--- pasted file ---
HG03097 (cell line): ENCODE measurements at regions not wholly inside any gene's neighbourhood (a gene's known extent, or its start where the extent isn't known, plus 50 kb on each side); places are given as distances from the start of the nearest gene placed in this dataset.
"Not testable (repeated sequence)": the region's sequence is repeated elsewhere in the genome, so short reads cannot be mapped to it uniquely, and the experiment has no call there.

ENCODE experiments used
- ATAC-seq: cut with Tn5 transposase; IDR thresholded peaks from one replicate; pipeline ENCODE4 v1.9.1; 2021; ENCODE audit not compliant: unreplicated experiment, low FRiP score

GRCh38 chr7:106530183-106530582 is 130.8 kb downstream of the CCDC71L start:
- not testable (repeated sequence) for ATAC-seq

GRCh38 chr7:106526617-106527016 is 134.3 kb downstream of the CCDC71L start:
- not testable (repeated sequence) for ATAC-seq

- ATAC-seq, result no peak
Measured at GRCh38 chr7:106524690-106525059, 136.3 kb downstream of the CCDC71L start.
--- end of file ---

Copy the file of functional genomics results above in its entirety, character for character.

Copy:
HG03097 (cell line): ENCODE measurements at regions not wholly inside any gene's neighbourhood (a gene's known extent, or its start where the extent isn't known, plus 50 kb on each side); places are given as distances from the start of the nearest gene placed in this dataset.
"Not testable (repeated sequence)": the region's sequence is repeated elsewhere in the genome, so short reads cannot be mapped to it uniquely, and the experiment has no call there.

ENCODE experiments used
- ATAC-seq: cut with Tn5 transposase; IDR thresholded peaks from one replicate; pipeline ENCODE4 v1.9.1; 2021; ENCODE audit not compliant: unreplicated experiment, low FRiP score

GRCh38 chr7:106530183-106530582 is 130.8 kb downstream of the CCDC71L start:
- not testable (repeated sequence) for ATAC-seq

GRCh38 chr7:106526617-106527016 is 134.3 kb downstream of the CCDC71L start:
- not testable (repeated sequence) for ATAC-seq

- ATAC-seq, result no peak
Measured at GRCh38 chr7:106524690-106525059, 136.3 kb downstream of the CCDC71L start.